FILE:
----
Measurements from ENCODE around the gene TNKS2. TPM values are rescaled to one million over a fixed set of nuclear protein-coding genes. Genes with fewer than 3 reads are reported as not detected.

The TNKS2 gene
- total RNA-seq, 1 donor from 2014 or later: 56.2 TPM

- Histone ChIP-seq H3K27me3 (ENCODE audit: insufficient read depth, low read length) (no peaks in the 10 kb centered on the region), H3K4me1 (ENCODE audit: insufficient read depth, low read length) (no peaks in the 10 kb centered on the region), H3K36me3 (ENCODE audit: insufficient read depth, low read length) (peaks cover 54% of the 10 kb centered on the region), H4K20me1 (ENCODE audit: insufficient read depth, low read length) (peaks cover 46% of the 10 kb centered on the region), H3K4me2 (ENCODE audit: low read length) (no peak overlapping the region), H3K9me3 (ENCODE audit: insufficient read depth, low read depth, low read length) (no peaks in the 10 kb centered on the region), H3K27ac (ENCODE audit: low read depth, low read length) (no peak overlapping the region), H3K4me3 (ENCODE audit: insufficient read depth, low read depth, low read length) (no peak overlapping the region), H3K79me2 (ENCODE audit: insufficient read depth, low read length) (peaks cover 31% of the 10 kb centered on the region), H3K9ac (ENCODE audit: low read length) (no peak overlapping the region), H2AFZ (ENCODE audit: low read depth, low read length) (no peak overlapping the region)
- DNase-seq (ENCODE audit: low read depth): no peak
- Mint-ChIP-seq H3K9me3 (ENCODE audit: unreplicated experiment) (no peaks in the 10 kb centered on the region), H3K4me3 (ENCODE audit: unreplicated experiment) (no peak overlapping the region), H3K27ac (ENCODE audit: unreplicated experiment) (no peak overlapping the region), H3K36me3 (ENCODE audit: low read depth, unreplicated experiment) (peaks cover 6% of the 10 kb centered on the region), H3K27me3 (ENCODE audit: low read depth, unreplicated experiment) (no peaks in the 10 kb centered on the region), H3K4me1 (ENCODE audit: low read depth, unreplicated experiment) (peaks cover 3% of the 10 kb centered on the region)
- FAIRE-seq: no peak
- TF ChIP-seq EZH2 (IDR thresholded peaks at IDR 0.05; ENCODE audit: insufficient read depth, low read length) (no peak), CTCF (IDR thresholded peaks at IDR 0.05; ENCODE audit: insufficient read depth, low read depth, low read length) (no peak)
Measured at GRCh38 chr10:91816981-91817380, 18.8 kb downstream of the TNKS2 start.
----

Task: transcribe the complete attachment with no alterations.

Measurements from ENCODE around the gene TNKS2. TPM values are rescaled to one million over a fixed set of nuclear protein-coding genes. Genes with fewer than 3 reads are reported as not detected.

The TNKS2 gene
- total RNA-seq, 1 donor from 2014 or later: 56.2 TPM

- Histone ChIP-seq H3K27me3 (ENCODE audit: insufficient read depth, low read length) (no peaks in the 10 kb centered on the region), H3K4me1 (ENCODE audit: insufficient read depth, low read length) (no peaks in the 10 kb centered on the region), H3K36me3 (ENCODE audit: insufficient read depth, low read length) (peaks cover 54% of the 10 kb centered on the region), H4K20me1 (ENCODE audit: insufficient read depth, low read length) (peaks cover 46% of the 10 kb centered on the region), H3K4me2 (ENCODE audit: low read length) (no peak overlapping the region), H3K9me3 (ENCODE audit: insufficient read depth, low read depth, low read length) (no peaks in the 10 kb centered on the region), H3K27ac (ENCODE audit: low read depth, low read length) (no peak overlapping the region), H3K4me3 (ENCODE audit: insufficient read depth, low read depth, low read length) (no peak overlapping the region), H3K79me2 (ENCODE audit: insufficient read depth, low read length) (peaks cover 31% of the 10 kb centered on the region), H3K9ac (ENCODE audit: low read length) (no peak overlapping the region), H2AFZ (ENCODE audit: low read depth, low read length) (no peak overlapping the region)
- DNase-seq (ENCODE audit: low read depth): no peak
- Mint-ChIP-seq H3K9me3 (ENCODE audit: unreplicated experiment) (no peaks in the 10 kb centered on the region), H3K4me3 (ENCODE audit: unreplicated experiment) (no peak overlapping the region), H3K27ac (ENCODE audit: unreplicated experiment) (no peak overlapping the region), H3K36me3 (ENCODE audit: low read depth, unreplicated experiment) (peaks cover 6% of the 10 kb centered on the region), H3K27me3 (ENCODE audit: low read depth, unreplicated experiment) (no peaks in the 10 kb centered on the region), H3K4me1 (ENCODE audit: low read depth, unreplicated experiment) (peaks cover 3% of the 10 kb centered on the region)
- FAIRE-seq: no peak
- TF ChIP-seq EZH2 (IDR thresholded peaks at IDR 0.05; ENCODE audit: insufficient read depth, low read length) (no peak), CTCF (IDR thresholded peaks at IDR 0.05; ENCODE audit: insufficient read depth, low read depth, low read length) (no peak)
Measured at GRCh38 chr10:91816981-91817380, 18.8 kb downstream of the TNKS2 start.